30 September 2010
The Bishop of Manchester has welcomed the launch of The
Real Easter Egg, the UK's first and only Easter egg to mention
Jesus on the box. And he is asking church schools to put in an
order before Christmas.
There are over 80 million chocolate Easter eggs sold each
year in the UK and, incredibly, not one of them mentions the
Christian understanding of Easter on the box.
Not only does The Real Easter Egg mention Jesus on the
pack, but the price includes a donation to charitable projects -
buying everything from medical equipment for mums in the UK to
chickens for farmers in Africa.
With 7 million people going to church at
least once a month, another 7 million supporting the ethos behind
Fairtrade products, and nearly 8,000 church schools, demand is
expected to be high for The Real Easter Egg.
Despite the obvious demand not all UK supermarkets are
planning to stock the egg next year. The stores who have signed up
will be revealed in January. In the mean time church schools are
being asked to help prove demand by ordering before 1st
For schools that do there will be educational resources available
in January 2011 with The Real Easter Eggs being delivered early in
2011. It is hoped that staff will use the arrival of the eggs to
teach about citizenship, the meaning of Easter, the role of
Fairtrade and the place of charitable giving. The supply of eggs
can then be given as rewards for students who have worked
particularly hard in exploring these themes.
The Rt Revd, Nigel McCulloch, Bishop of
Manchester, said; "The Real Easter Egg gives church schools their
first ever chance to buy an Easter egg that not only tastes good
but does good. I believe there will be widespread support for the
product from the faith community with many others likely to be
interested. We hope that all our supermarkets will stock the first
and only Easter egg in the UK that explains the significance of
Easter and, through the charitable donation, brings to light the
Easter themes of hope and new life."
David Marshall, from the team behind The Real
Easter Egg, said; "It seems fitting for church schools to join in
with a campaign to help prove demand for an Easter egg that could
make a difference to the lives of many people here and abroad.
Schools can help encourage retailers to stock the egg by ordering a
supply before 1 December 2010 at www.RealEasterEgg.co.uk".
The Real Easter Egg has been developed by Manchester-based
The Meaningful Chocolate Company, working in consultation with a
number of churches and Dioceses.
The Archbishop of York will also publicly welcome the Real
Easter Egg this week.
Making a big chunk of difference
The Real Easter Egg explains the Christian
understanding of Easter on the pack and is made from high-quality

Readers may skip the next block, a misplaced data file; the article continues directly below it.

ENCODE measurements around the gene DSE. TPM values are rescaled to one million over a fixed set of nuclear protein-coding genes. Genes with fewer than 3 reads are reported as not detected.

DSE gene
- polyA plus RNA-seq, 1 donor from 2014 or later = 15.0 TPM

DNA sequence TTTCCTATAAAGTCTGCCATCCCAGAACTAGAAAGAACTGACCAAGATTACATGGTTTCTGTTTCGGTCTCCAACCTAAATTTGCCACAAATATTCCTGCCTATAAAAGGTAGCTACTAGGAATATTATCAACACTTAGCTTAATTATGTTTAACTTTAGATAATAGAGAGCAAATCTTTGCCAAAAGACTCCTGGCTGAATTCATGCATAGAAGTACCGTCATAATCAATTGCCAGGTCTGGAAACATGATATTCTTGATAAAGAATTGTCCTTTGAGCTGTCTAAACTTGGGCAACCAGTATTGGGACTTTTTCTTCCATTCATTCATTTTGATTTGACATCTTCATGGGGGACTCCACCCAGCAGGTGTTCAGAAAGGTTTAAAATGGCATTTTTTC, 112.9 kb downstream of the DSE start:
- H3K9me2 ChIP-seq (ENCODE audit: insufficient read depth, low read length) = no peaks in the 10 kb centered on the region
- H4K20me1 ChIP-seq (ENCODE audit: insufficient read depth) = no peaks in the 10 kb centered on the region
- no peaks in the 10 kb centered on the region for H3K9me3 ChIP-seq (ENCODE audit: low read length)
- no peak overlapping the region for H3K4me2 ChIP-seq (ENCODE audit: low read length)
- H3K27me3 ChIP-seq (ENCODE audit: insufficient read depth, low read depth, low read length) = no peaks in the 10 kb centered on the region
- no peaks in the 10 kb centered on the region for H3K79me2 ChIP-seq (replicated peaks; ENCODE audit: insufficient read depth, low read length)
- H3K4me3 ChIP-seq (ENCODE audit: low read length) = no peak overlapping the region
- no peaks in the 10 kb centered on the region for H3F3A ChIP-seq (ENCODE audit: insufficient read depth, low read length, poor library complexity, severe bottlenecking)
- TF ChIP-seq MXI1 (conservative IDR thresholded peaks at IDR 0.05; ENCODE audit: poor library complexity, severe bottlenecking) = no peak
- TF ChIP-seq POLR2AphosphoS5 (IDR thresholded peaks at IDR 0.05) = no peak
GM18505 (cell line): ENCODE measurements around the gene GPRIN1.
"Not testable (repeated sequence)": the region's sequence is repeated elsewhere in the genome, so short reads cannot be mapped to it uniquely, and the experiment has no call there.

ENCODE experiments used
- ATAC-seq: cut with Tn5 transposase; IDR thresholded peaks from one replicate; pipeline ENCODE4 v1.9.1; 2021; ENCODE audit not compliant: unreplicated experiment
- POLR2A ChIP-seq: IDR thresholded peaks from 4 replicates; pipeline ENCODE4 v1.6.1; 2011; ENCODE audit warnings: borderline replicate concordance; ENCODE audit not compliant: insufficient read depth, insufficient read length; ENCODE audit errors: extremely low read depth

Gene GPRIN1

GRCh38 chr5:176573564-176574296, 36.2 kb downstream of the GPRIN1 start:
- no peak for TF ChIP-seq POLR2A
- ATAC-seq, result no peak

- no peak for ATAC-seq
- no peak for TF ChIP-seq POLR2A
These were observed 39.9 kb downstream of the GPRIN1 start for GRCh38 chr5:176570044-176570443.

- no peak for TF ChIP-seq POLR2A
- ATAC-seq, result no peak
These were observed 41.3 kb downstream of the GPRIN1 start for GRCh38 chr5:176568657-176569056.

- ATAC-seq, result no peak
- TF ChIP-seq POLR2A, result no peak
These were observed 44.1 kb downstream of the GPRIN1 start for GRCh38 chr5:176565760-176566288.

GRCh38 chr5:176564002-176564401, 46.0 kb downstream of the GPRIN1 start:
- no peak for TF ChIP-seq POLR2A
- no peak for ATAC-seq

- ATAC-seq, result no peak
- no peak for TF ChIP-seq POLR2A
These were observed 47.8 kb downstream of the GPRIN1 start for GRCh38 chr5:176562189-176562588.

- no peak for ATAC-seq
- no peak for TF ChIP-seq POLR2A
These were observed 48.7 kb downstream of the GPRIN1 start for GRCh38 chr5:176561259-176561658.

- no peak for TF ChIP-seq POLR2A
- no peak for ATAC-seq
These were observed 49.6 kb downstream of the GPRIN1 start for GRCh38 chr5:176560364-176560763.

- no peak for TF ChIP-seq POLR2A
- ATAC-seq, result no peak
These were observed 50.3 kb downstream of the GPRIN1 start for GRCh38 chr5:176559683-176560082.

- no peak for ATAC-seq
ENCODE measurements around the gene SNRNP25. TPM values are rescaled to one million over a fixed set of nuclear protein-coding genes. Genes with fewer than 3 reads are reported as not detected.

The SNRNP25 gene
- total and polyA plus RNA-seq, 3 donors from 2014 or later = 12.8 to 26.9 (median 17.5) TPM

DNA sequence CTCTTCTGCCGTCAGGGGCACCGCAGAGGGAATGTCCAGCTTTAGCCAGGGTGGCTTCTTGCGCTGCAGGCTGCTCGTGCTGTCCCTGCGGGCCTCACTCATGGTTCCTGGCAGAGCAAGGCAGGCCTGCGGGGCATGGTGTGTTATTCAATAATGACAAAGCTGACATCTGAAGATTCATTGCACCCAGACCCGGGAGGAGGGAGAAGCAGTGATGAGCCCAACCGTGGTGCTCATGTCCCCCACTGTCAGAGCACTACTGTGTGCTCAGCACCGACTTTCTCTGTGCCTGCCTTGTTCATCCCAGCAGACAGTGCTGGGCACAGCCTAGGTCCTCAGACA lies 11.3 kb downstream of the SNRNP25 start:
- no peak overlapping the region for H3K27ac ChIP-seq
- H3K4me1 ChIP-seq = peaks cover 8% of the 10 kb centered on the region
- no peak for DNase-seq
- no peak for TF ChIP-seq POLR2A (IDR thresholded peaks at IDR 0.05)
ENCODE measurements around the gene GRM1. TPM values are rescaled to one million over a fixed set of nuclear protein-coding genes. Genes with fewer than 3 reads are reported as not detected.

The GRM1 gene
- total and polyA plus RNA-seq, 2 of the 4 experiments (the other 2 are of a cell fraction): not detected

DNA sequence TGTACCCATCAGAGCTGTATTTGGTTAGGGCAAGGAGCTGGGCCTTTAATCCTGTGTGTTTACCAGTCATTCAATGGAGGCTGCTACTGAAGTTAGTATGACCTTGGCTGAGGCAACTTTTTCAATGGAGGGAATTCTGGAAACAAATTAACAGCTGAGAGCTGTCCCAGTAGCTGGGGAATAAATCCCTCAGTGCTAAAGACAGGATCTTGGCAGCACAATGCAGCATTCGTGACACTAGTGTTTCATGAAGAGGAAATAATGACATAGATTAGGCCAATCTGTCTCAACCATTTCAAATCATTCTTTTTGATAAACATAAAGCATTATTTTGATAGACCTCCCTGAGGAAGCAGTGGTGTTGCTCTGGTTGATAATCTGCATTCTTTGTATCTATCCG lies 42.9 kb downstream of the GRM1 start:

Fairtrade chocolate. The recommended retail price of the egg is
£3.99. 30 pence from each egg will be donated to Traidcraft
Exchange and a further 10% from profits will go to Baby Lifeline.
Traidcraft Exchange is a development charity which helps
small-scale farmers and producers gain the confidence, knowledge
and opportunities to work together effectively, find markets for
their products, and trade successfully - resulting directly in
increased incomes and improved livelihoods. It also lobbies and
campaigns for trade policies and practices that help - rather than
harm - people in the developing world, and encourage those who feel
powerless to speak up for their rights.
Jane Riley, from Traidcraft, said: "We are delighted to be
involved with the Real Easter Egg-It is such an exciting venture
and the benefits to people in the developing world will literally
Baby Lifeline supports new mothers and new-born babies in
the UK. It supplies hospitals with life-saving equipment such as
incubators and helps to give specialist training to doctors and
midwives. Further afield, the cocoa and sugar
farmers earn a Fairtrade Premium to invest in community projects
that they choose, from chickens to fresh water.
Judy Ledger, from Baby Lifeline Charity,
said: "The money the egg donates will go to support the care of
thousands of pregnant women and new-born babies in the UK, helping
to supply maternity and special care baby units with vital
equipment ranging from hand held fetal dopplers (which detect the
unborn baby's heart rate) to incubators, scanners and other
monitoring equipment to care for mothers to be and their unborn and
newborn babies. It will also support specialist and cutting edge
training to maternity health care professionals to ensure best
practice and the best care for our mothers and babies. We think
this is a wonderful idea, which also has great synergy for the
start of new life."
Further information from
Diocese of Manchester/The Meaningful Chocolate Company
Ltd: David Marshall 07836 22 44 44